On a cold night in Shepherd’s Bush, what better way to warm up than with Rhode Island’s beautiful acoustic meets rollicking rock and roll - and everything in between - trio The Low Anthem.
Tonight’s openers are another Rhode Island group, Brown Bird, and if the modest crowd got down early because they were hungry for a haunting combination of acoustic folk with interlaced violin harmonies, guitars worn in an unusually flat manner and a massive beard, then they’ll be feeling happy they did.
Next up, Kent’s own David Ford is, in his own words “the English meat in this American sandwich”. Starting his set with just vocals accompanied by percussion from what seems to be a suitcase full of seeds, Ford leads the crowd in a passionate jangly folk set. It’s not particularly original, but it is heartfelt and played with passion, and it goes down very well tonight.
By the time The Low Anthem arrive on stage, the venue seems to have accumulated the tallest crowd in the world. Unseen by a lot of people past the first few rows, the band kick off with a beautiful version of ‘To The Ghosts That Write History Books’, Ben Miller’s voice is on fine form, managing to sound both uplifting and assured, but also fragile. The sound is fantastic, but the venue’s low volume means that each song kicks off with a fair amount of “shooshing” from the audience. Rock and Roll? When you can hear the barmaid shout “£3.80 please!” it might be a tad too quiet.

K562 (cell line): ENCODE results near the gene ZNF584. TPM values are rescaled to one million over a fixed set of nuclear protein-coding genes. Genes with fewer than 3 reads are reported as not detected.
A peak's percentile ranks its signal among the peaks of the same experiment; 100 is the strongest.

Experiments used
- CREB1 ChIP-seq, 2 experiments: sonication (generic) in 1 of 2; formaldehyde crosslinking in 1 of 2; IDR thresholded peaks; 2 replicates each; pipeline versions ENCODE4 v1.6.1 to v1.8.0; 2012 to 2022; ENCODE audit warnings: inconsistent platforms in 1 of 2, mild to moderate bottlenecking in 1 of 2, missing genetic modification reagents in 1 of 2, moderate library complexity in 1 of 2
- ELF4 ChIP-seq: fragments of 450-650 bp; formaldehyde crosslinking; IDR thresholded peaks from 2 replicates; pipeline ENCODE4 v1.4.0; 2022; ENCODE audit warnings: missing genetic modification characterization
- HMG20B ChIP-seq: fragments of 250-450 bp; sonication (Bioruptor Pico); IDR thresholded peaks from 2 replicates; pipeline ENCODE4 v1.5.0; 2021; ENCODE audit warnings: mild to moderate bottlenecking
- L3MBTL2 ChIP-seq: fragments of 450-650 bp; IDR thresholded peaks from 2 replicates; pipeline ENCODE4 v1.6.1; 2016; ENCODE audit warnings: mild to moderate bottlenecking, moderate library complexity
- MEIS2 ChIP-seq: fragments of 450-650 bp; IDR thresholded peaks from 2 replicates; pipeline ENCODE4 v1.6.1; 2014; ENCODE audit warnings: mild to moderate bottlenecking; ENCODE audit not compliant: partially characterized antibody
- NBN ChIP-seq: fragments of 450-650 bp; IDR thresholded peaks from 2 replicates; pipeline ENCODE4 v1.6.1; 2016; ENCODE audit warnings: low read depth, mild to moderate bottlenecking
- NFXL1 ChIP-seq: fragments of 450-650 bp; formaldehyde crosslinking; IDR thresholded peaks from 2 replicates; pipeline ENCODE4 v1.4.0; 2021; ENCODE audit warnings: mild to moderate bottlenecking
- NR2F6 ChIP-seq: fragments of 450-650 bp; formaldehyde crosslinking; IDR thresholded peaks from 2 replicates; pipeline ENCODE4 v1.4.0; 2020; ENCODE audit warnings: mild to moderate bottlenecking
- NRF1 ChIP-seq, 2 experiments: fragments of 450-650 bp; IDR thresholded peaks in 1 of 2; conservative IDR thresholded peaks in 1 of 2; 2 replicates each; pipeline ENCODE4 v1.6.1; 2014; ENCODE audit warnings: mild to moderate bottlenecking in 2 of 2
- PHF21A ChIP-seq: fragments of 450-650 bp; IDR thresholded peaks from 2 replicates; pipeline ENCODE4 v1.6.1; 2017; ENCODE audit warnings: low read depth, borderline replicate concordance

The set is heavily focussed on tracks from last year’s ‘Oh My God Charlie Darwin’, with ‘To Ohio’ and ‘Ticket Taker’ getting particularly strong reactions from the crowd. However, we’re also treated to some new material, as well as some traditional American folk and country. The band showcases their musical talent by constantly swapping instruments, and when they up the tempo and introduce the drums it provides an excellent contrast to their quieter material.
Tonight the ratio of rock to acoustic is very much tipped towards acoustic - and the band deliver several songs all clustered around a single microphone. The performances are beautiful, evocative and haunting, but when the set isn’t much short of two hours you can’t help but feel that it needs tightening. The Low Anthem are a very special band, but if they reduce their stage time, or increase the number of upbeat tunes, they could turn a good show into a great one.